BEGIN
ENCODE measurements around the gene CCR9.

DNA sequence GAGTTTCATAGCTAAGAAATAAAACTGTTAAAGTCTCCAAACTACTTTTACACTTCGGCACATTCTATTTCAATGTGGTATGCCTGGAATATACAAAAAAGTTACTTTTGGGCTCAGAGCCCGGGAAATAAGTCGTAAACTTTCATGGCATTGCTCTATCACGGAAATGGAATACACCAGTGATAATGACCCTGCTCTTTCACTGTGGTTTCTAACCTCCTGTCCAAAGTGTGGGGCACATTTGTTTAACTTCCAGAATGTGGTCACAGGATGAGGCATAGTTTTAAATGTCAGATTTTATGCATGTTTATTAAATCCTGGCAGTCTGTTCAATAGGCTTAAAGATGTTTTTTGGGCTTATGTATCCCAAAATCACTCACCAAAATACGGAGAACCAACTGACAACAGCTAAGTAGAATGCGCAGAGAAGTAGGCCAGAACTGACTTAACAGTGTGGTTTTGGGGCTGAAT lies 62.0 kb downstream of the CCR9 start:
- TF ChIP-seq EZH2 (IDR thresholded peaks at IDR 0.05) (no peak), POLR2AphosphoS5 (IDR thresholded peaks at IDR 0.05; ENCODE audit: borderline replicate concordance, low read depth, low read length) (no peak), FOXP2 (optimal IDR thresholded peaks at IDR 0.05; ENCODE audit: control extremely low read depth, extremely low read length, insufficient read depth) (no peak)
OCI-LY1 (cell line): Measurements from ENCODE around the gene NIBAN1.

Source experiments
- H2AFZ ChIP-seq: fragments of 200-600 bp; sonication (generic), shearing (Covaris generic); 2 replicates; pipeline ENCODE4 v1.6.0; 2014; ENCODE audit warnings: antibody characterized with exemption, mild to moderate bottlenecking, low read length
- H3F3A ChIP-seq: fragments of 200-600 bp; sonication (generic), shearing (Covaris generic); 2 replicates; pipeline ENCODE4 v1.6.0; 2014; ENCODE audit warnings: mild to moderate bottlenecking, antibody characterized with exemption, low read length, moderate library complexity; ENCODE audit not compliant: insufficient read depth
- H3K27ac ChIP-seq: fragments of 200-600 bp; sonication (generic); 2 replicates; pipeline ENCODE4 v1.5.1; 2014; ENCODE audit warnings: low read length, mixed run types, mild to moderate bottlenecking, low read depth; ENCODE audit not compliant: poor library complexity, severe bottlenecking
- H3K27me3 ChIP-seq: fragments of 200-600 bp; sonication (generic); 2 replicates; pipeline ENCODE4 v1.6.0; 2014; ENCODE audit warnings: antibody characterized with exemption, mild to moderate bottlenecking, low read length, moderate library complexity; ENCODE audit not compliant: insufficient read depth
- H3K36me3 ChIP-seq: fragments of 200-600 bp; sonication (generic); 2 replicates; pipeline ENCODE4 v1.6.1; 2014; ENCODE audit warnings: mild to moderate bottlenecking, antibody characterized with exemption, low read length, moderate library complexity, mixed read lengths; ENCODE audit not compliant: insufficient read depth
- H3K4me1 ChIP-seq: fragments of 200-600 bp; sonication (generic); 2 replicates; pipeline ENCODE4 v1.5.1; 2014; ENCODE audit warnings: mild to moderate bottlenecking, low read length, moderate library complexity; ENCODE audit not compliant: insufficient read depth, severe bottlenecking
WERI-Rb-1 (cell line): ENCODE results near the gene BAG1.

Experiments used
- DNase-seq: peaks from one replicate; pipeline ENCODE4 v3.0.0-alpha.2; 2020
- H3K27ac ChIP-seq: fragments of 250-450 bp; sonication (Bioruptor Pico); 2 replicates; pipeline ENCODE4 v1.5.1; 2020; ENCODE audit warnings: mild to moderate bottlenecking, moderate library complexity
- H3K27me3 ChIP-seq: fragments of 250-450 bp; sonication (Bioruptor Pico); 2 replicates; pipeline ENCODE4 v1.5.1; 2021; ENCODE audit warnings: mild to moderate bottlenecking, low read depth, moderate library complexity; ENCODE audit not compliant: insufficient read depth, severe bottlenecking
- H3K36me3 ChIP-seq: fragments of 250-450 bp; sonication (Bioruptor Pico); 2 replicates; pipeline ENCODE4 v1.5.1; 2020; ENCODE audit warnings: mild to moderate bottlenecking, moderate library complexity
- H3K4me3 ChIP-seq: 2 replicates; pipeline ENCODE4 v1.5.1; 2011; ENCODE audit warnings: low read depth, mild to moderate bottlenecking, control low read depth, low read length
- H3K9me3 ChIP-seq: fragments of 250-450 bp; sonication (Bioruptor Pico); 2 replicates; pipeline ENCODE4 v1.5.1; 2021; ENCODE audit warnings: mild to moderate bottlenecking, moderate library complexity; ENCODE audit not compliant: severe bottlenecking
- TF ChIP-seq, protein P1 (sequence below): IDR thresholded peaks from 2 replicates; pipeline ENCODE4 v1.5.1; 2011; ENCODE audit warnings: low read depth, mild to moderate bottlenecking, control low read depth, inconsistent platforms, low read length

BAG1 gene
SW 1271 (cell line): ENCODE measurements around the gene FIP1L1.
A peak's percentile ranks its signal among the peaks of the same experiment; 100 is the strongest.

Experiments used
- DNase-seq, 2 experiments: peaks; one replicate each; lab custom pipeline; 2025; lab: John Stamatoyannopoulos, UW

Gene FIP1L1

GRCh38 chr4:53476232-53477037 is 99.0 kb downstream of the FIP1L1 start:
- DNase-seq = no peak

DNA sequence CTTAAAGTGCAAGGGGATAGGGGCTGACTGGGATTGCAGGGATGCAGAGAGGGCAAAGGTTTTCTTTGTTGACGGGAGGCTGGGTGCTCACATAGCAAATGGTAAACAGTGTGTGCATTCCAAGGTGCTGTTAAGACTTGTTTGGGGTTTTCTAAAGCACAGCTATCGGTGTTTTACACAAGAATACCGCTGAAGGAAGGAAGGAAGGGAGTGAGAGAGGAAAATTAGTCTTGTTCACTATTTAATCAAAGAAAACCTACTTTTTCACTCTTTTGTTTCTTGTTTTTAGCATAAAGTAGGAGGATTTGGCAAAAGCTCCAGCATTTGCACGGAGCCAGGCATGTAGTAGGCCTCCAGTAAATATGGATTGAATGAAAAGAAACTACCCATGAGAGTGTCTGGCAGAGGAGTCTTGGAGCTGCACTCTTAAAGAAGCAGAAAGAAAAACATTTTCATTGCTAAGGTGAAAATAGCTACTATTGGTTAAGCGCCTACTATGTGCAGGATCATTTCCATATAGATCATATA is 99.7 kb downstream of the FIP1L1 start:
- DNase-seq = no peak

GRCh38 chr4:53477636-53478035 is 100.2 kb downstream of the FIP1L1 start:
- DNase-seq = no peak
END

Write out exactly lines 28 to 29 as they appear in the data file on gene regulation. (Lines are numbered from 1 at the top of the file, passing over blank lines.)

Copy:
- DNase-seq = no peak

DNA sequence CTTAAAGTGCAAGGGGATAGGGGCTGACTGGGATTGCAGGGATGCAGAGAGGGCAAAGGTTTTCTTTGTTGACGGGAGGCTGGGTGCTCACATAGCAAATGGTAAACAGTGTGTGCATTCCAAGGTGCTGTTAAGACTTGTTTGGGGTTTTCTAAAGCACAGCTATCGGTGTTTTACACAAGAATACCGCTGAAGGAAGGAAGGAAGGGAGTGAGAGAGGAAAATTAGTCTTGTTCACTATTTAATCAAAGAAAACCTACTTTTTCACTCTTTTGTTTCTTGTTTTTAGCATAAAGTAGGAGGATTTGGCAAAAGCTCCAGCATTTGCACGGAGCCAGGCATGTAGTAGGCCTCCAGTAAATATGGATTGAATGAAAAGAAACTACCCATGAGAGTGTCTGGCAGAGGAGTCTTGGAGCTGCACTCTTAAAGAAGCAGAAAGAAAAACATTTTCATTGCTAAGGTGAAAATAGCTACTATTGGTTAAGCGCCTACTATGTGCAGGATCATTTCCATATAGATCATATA is 99.7 kb downstream of the FIP1L1 start: